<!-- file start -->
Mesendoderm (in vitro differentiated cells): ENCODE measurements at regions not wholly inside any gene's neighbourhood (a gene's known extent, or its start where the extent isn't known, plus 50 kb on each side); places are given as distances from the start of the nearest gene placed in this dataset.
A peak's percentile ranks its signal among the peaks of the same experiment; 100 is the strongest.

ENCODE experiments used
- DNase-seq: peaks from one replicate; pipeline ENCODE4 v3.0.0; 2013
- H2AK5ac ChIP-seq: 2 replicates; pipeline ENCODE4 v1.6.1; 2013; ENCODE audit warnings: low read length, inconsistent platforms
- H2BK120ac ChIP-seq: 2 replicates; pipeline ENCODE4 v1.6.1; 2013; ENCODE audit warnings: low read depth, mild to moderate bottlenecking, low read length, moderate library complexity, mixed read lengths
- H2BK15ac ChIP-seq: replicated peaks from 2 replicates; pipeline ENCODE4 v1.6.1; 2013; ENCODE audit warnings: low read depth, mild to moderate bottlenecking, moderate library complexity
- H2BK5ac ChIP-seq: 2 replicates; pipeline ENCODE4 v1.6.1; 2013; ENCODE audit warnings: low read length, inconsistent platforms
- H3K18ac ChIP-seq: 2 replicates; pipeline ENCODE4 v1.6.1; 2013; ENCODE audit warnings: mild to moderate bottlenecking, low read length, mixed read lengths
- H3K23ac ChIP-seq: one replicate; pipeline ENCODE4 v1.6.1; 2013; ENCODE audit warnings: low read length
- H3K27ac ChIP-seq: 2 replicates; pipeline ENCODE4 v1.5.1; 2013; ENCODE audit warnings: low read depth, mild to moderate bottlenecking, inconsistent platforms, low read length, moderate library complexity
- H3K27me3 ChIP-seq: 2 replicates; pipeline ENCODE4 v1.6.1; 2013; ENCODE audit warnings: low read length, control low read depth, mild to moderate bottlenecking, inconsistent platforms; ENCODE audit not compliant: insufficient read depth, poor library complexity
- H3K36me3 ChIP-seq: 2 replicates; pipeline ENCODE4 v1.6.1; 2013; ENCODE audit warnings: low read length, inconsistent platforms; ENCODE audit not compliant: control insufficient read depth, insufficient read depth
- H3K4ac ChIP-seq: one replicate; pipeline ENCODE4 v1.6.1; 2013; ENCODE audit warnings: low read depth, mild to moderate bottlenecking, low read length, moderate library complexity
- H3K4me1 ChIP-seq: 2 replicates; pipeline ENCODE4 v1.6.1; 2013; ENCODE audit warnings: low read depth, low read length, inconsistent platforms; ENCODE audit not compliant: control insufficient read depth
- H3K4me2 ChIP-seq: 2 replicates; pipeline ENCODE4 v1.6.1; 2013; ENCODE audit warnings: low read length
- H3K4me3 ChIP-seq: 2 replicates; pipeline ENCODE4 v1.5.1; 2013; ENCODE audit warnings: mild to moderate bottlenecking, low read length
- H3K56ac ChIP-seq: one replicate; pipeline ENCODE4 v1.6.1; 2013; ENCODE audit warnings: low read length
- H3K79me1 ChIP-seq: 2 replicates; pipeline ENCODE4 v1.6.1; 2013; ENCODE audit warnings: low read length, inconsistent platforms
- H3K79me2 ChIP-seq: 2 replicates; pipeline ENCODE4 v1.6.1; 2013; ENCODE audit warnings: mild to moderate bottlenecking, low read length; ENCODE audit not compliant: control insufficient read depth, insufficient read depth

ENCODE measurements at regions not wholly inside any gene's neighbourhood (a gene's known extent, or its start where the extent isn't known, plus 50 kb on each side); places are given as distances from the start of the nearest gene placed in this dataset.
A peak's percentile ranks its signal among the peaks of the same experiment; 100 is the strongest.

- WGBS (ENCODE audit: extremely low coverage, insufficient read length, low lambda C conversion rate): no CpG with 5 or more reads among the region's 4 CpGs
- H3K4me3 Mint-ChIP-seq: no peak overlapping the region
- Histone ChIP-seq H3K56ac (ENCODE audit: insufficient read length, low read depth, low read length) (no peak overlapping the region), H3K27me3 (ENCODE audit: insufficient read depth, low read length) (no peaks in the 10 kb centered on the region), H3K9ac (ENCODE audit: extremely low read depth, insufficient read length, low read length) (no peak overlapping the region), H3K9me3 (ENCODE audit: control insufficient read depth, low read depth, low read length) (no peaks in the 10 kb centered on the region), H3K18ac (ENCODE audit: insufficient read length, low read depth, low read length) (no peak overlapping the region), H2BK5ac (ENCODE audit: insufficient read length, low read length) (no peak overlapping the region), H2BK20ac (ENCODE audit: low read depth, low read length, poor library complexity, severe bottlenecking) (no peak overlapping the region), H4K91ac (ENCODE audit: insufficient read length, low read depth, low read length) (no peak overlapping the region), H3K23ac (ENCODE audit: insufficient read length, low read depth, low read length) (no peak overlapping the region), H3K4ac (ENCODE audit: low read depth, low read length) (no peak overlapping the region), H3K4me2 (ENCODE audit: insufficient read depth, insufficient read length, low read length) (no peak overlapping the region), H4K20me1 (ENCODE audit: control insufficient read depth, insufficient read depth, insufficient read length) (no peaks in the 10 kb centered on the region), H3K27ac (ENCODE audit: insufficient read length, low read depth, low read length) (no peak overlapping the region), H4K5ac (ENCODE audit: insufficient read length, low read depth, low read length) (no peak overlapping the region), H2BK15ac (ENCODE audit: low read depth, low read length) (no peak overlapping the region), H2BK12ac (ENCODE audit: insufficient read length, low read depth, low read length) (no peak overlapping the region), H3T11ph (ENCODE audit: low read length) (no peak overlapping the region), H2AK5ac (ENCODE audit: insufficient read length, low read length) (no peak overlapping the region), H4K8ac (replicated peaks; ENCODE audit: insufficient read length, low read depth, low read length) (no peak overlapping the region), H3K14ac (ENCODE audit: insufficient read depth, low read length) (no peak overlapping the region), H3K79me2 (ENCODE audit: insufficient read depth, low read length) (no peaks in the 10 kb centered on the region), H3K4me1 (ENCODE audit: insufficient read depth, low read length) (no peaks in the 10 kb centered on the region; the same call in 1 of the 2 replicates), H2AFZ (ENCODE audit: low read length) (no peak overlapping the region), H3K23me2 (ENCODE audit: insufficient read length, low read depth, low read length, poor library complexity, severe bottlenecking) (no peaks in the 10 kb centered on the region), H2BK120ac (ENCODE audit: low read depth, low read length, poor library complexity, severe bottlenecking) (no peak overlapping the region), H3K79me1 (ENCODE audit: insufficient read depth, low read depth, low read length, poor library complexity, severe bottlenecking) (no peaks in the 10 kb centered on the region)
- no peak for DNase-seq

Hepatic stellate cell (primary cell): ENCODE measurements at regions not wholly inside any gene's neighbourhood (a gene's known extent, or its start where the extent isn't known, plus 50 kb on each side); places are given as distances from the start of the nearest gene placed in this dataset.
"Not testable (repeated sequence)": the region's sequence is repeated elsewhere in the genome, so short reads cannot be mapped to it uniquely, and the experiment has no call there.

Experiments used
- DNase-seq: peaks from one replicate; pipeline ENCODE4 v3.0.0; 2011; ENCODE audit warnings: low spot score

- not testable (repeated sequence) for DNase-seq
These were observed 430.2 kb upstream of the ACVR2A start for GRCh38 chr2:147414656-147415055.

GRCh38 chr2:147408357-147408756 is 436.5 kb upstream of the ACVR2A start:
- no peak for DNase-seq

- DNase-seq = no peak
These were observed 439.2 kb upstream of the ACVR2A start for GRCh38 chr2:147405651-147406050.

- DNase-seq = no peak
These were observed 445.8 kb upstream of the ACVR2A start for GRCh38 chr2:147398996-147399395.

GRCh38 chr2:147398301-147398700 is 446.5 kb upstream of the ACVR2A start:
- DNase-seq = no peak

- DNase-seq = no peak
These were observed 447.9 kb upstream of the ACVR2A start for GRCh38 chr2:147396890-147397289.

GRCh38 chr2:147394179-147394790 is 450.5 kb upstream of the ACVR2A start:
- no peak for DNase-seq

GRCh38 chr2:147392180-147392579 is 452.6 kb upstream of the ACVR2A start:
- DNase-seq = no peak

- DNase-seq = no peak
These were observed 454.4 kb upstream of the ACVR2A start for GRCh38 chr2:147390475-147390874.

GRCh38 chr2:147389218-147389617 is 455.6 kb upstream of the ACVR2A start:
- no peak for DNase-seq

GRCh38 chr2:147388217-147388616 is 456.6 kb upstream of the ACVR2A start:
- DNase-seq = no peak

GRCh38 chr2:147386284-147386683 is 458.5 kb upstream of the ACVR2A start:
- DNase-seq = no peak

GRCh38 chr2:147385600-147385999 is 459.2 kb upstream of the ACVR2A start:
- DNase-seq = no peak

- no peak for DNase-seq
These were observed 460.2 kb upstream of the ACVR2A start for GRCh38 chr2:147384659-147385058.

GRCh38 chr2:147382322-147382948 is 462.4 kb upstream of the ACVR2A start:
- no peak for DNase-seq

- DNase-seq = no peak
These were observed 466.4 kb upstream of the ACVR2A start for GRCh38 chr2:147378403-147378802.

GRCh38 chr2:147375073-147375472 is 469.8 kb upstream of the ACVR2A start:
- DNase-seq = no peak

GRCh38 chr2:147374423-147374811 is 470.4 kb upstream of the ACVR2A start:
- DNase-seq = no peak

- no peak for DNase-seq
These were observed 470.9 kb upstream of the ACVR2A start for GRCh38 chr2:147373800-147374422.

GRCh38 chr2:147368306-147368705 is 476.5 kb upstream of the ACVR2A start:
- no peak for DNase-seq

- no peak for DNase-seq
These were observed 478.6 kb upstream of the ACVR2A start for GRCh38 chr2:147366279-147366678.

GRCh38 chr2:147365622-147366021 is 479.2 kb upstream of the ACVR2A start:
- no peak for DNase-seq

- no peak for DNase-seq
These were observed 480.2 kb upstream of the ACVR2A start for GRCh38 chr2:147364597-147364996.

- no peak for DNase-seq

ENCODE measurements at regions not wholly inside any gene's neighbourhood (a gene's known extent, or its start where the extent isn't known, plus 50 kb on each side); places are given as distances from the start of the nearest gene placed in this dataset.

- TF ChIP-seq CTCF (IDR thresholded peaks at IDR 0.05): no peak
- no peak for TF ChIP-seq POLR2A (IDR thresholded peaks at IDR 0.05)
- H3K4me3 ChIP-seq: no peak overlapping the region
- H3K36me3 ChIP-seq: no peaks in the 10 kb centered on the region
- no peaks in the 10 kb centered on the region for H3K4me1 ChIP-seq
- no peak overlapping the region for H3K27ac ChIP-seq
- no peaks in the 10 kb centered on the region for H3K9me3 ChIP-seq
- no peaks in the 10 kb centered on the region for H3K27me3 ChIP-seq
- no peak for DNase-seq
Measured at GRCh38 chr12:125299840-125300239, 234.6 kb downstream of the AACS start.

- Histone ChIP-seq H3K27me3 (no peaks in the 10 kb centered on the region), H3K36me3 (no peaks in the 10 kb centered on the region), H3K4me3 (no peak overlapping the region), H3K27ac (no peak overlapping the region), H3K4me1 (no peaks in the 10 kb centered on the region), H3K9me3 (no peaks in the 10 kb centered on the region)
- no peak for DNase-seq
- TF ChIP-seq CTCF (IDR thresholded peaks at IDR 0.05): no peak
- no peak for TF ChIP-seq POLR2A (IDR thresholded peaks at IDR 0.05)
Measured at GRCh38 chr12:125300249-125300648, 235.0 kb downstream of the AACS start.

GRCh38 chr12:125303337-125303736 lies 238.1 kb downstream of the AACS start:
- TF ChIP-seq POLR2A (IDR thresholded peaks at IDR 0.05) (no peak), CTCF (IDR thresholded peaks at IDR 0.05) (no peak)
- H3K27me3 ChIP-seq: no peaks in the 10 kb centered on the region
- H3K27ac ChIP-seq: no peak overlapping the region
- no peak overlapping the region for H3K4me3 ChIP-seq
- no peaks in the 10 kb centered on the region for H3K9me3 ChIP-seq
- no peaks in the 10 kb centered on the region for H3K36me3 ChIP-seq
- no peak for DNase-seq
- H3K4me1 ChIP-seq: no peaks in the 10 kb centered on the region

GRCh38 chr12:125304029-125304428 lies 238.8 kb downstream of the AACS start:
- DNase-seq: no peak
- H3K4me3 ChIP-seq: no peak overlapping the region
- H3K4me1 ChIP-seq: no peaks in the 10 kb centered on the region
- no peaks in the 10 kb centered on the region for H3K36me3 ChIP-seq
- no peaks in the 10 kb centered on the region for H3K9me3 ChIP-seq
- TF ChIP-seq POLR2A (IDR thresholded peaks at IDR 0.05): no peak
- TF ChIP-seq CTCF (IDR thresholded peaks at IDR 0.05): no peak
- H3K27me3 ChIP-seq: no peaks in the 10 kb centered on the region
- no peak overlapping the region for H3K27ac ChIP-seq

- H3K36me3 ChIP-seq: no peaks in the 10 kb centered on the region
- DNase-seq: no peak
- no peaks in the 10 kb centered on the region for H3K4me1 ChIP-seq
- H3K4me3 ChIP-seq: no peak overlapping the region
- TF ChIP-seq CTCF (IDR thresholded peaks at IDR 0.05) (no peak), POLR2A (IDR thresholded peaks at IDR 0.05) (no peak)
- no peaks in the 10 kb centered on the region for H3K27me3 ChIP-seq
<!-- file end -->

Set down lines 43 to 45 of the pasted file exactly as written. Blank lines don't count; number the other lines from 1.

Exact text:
GRCh38 chr2:147394179-147394790 is 450.5 kb upstream of the ACVR2A start:
- no peak for DNase-seq

GRCh38 chr2:147392180-147392579 is 452.6 kb upstream of the ACVR2A start: